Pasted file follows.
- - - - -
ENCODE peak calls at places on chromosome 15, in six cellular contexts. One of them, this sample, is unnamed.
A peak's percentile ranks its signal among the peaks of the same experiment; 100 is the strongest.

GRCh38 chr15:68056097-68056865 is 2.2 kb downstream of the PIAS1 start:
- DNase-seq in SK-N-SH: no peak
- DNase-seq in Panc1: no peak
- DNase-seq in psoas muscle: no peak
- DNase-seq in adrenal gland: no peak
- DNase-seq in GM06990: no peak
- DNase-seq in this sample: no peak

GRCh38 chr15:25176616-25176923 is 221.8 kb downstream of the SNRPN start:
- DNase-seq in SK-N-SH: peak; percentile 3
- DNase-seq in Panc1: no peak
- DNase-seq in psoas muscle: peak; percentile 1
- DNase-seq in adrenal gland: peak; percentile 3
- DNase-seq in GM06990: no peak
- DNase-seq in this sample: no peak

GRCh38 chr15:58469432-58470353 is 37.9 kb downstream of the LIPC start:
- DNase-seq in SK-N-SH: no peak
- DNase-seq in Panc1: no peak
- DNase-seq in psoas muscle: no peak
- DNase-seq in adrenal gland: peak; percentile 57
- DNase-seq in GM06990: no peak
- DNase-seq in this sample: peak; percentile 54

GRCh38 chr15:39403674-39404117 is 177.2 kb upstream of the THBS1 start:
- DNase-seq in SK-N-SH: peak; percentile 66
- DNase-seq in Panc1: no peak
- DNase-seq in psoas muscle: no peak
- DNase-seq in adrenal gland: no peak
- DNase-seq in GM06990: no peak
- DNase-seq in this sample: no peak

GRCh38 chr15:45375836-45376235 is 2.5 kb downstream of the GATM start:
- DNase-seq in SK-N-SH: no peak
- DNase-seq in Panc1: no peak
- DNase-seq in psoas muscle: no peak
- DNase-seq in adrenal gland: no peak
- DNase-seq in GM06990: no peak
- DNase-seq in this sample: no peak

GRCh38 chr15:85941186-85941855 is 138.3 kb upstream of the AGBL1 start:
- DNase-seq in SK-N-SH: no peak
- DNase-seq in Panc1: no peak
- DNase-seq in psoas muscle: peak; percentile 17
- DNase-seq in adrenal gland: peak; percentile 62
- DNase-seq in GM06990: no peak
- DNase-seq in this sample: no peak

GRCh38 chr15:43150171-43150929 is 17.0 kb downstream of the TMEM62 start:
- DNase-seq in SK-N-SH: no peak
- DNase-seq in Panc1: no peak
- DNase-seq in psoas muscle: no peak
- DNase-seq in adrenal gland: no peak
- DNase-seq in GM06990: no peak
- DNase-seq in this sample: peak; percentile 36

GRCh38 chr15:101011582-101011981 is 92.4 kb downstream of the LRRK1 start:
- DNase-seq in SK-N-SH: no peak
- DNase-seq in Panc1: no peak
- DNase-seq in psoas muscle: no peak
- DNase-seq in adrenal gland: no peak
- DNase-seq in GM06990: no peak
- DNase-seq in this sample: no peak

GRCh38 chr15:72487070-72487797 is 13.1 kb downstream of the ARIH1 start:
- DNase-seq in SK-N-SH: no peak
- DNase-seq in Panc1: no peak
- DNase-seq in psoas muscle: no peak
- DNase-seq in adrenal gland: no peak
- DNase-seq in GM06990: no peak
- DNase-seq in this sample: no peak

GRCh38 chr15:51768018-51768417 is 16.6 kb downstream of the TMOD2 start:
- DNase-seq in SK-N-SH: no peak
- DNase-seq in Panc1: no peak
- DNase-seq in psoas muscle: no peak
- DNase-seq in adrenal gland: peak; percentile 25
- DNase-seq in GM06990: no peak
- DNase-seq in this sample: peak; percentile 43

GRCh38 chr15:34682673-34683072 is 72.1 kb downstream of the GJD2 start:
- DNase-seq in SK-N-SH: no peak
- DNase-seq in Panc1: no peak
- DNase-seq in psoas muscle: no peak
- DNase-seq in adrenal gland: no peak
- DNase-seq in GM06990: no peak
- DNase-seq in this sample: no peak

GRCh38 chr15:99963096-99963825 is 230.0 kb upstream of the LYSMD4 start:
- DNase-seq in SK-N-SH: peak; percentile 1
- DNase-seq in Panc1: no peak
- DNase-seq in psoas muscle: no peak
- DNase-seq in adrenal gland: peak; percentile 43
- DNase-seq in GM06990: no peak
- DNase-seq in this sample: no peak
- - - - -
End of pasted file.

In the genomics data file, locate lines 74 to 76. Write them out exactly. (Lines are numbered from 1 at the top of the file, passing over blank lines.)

- DNase-seq in SK-N-SH: no peak
- DNase-seq in Panc1: no peak
- DNase-seq in psoas muscle: no peak